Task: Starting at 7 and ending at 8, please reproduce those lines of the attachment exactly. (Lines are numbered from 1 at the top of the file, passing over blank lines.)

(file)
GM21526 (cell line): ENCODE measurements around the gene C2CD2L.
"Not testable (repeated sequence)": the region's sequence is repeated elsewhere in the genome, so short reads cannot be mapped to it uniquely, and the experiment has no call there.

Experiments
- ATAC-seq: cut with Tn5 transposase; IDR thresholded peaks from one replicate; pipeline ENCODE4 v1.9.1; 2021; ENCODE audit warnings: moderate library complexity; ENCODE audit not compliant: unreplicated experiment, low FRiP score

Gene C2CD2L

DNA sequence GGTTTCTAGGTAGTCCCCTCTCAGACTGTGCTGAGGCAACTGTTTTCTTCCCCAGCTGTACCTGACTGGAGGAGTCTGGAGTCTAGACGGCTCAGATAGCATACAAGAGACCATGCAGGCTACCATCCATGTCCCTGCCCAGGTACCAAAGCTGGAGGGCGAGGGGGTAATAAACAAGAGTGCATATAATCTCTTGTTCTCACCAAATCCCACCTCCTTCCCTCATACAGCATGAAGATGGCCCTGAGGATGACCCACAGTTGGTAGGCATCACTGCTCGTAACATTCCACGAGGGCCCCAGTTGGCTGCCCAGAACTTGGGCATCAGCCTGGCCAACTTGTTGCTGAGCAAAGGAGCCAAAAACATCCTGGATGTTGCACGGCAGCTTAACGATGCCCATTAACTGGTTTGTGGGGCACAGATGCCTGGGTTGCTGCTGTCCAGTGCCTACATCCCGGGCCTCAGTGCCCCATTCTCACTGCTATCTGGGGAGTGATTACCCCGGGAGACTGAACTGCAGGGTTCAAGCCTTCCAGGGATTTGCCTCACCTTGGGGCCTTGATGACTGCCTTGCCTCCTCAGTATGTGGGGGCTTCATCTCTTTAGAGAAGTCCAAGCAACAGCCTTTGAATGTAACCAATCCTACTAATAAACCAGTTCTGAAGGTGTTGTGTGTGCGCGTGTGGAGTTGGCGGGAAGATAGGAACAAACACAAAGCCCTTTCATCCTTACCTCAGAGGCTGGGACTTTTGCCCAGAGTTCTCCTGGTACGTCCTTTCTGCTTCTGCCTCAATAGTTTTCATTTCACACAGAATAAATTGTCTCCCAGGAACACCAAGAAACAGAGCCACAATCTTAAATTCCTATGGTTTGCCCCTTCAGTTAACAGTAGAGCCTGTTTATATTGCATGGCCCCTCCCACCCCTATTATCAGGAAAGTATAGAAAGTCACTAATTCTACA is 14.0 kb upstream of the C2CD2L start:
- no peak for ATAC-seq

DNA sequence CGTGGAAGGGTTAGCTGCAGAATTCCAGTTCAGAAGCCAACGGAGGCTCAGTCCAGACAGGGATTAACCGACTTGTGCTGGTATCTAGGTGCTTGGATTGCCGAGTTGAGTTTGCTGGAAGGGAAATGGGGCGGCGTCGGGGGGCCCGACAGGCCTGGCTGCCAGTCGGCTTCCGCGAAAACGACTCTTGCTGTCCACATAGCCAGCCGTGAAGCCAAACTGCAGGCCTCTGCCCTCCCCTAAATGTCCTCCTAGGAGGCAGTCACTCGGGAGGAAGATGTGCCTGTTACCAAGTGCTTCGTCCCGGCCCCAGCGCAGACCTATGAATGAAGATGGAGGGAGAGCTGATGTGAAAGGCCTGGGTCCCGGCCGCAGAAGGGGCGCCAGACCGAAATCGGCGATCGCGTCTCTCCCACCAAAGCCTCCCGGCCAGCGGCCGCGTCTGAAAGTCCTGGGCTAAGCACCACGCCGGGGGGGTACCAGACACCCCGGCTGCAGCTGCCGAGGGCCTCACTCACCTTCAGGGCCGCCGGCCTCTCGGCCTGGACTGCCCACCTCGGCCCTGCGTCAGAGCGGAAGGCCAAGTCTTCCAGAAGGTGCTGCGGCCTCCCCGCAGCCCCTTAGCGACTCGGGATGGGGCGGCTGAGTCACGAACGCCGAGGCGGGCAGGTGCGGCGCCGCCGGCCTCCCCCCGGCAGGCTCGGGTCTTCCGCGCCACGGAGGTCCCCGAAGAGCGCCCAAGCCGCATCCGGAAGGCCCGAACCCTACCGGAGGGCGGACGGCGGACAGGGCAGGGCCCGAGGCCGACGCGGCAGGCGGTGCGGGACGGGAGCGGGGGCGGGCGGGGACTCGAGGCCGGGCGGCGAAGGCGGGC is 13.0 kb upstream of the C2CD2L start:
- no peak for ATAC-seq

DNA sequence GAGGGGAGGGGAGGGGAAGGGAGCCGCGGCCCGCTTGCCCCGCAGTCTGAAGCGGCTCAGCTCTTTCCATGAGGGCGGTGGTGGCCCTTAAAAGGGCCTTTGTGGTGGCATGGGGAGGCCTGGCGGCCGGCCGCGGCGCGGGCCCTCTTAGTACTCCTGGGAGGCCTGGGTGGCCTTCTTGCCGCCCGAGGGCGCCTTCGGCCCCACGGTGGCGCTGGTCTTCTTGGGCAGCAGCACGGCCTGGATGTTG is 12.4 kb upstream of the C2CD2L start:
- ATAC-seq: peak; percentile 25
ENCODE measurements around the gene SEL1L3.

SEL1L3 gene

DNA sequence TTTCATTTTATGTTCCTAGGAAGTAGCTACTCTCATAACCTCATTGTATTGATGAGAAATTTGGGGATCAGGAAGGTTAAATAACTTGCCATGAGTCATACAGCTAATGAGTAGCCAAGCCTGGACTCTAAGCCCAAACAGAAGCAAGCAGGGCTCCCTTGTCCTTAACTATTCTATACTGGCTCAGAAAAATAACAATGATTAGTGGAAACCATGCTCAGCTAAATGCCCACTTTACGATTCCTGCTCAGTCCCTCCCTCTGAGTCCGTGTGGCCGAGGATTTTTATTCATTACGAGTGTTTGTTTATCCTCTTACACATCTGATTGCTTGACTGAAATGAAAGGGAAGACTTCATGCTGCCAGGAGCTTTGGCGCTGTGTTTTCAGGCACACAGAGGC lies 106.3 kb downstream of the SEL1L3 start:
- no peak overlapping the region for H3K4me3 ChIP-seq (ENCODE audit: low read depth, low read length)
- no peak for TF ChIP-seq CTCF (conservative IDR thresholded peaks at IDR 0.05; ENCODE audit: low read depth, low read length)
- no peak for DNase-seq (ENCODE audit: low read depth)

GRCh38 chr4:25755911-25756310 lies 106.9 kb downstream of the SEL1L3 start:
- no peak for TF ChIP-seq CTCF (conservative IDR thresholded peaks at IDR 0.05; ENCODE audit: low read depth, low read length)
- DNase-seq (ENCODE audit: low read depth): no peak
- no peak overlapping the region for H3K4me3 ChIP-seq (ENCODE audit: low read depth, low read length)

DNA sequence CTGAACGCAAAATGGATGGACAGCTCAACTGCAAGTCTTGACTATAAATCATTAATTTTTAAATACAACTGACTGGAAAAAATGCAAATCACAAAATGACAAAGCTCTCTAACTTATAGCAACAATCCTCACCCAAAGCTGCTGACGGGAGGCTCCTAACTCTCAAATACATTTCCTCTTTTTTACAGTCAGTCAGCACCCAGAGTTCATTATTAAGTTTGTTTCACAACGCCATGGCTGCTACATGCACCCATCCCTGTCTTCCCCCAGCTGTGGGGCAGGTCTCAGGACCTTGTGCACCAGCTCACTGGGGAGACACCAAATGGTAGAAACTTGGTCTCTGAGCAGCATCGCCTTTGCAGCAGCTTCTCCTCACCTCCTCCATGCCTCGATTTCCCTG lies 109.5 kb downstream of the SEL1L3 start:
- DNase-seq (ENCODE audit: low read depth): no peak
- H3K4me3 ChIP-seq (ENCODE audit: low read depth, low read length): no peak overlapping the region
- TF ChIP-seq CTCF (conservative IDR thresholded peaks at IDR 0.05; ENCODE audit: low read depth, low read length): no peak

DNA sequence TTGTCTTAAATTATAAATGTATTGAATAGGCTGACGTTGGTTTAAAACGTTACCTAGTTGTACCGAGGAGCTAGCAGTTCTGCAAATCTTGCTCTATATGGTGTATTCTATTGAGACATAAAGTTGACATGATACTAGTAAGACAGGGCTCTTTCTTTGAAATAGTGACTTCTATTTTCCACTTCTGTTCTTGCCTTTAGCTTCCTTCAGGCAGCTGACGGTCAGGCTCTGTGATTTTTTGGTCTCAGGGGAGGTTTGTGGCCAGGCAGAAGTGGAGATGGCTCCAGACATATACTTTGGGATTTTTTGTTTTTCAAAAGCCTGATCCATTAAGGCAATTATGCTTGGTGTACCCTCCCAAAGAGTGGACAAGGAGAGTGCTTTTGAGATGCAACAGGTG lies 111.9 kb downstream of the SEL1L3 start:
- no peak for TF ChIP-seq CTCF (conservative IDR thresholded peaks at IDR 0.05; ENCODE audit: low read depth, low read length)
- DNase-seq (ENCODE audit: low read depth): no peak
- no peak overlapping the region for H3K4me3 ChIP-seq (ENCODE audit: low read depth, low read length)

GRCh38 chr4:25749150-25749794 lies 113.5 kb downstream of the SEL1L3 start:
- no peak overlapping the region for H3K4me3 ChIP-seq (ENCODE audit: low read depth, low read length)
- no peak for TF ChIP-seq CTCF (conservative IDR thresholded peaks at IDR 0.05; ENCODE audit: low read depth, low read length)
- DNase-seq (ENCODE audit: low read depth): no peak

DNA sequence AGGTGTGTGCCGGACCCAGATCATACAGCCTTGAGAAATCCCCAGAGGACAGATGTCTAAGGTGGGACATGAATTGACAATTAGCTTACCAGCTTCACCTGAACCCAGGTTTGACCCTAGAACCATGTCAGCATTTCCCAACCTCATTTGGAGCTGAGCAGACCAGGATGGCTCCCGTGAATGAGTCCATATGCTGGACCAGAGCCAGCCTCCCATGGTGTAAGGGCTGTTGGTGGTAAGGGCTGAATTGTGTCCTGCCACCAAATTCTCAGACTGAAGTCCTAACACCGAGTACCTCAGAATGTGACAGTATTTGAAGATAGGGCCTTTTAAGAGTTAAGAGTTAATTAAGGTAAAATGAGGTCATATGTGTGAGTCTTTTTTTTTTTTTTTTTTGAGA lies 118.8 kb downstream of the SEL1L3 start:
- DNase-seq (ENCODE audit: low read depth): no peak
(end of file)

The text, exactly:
- no peak for ATAC-seq

DNA sequence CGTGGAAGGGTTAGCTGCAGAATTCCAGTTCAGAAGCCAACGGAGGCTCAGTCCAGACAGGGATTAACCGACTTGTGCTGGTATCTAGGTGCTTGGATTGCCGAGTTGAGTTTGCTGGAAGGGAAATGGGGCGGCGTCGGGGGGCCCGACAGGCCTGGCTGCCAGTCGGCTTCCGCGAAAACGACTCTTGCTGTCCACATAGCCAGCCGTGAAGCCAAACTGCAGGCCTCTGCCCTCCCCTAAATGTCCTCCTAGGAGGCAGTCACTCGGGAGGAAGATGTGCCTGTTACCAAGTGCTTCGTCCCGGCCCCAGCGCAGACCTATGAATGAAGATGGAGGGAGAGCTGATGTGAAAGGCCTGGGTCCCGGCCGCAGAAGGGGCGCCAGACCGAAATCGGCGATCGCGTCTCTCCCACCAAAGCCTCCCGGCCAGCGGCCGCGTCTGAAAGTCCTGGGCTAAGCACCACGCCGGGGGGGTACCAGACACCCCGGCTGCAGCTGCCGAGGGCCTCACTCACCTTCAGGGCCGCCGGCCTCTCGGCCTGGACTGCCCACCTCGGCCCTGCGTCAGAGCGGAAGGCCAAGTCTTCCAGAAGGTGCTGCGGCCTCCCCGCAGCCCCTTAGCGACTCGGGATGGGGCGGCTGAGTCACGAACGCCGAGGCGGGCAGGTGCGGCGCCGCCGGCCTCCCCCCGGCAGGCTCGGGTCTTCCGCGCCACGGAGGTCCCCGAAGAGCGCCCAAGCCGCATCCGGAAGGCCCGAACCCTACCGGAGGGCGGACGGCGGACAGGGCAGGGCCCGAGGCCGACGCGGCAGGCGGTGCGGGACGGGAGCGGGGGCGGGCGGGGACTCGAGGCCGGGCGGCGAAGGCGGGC is 13.0 kb upstream of the C2CD2L start: